As a musician, Garrison believes strongly in ShapeShifter supporting musical artists beyond a single performance. “We discourage musicians from coming to our space to play a ‘gig.’ We want you to come to present an event, to present your work. And we’re going to be there to facilitate that as much as humanly possible.”

Matt Garrison and Fortuna Sung in the new location of their music venue, Shapeshifter Lab, across from the Food Coop on Union Street.

Not a venue, but a complex

Today, the ShapeShifter multiverse includes ShapeShifter Lab, the music venue; ShapeShifter+, a nonprofit entity; and ShapeShifter Lab Productions, a music label. 

Garrison and Sung registered ShapeShifter+ in 2014 but didn’t start nonprofit programs until they were forced to shut down their in-person events in March 2020. Having operated out of a space in Gowanus for several years, they found themselves in the middle of a pandemic saddled with a competitive Brooklyn rent and no revenue from ticket sales. “We just couldn’t keep pulling out of our own pockets. It became completely unsustainable,” Garrison said. 

“New York City concert prices are very expensive. It’s unreal. We’re hoping [the nonprofit] helps us make that easier for everyone.”

ShapeShifter Co-founder Fortuna Sung

The nonprofit model provided tax incentives for investors. With the new venue in Park Slope, they intend to fundraise to offset performance prices with the goal of making entertainment more accessible to people of all economic backgrounds. “New York City concert prices are very expensive. It’s unreal. We’re hoping [the nonprofit] helps us make that easier for everyone,” Sung explained. “Having a nonprofit helps for future fundraising,” she added.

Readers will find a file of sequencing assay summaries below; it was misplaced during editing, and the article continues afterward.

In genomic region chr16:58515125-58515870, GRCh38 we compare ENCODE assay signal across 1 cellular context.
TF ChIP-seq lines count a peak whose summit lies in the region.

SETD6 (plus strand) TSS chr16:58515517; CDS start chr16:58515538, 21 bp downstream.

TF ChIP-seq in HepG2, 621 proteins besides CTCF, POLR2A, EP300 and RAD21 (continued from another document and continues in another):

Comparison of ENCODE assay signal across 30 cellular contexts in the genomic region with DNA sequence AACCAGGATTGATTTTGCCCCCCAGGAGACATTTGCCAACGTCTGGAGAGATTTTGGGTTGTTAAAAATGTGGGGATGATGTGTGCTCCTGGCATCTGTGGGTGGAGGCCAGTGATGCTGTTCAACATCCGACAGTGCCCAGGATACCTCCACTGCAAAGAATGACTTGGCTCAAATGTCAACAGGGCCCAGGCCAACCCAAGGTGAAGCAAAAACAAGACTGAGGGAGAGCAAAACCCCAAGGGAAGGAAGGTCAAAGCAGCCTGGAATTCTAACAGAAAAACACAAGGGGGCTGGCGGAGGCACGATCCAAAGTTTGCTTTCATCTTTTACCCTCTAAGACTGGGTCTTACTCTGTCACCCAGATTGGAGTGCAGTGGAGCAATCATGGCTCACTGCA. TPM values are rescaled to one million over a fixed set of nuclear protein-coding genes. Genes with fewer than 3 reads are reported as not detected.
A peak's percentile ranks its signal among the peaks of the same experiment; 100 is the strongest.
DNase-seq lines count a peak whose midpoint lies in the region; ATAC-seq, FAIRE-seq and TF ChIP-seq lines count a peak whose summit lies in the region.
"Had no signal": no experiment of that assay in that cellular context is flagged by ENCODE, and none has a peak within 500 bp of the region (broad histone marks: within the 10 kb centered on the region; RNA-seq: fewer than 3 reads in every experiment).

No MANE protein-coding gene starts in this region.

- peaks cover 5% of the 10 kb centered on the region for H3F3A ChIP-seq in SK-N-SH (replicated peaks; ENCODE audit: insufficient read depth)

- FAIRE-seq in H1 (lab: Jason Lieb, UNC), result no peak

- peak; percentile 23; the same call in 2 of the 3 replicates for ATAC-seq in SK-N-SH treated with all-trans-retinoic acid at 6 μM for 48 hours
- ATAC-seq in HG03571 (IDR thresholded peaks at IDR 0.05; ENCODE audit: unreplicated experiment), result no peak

ShapeShifter+ also collaborates with other nonprofits. Garrison serves as a mentor to young musicians through community programs. In addition, when the space opens in a few months, they will offer a home to the Fat Cats, a youth ensemble organized by the Afro Latin Jazz Alliance (ALJA). Fat Cats’ Sunday workshops and rehearsals will be open to the public on the ground floor.

Sung, the operations and logistics lead, has designed a café space for the ground floor and plans to include yoga in the programming for the upstairs workshop space. She herself attended yoga at the studio that shut down during the pandemic, which was part of the appeal of this site for the new incarnation of ShapeShifter Lab. She and Garrison both liked the former Tea Lounge space, but didn’t think their concept would work on the ground floor with another business just above it.

“I almost gave up the idea of the space, because the upper space was occupied,” she recounted. When businesses began to reopen after pandemic shutdowns, Sung sought out her former yoga studio but saw it had shut down. While she missed the classes, she saw an opportunity in the building. 

A digital lab

Beyond the walls of the Union Street venue, Garrison and Sung plan robust digital programming. They had already invested in the latest live streaming functionality at their original venue, and those live streaming skills came in handy during the pandemic.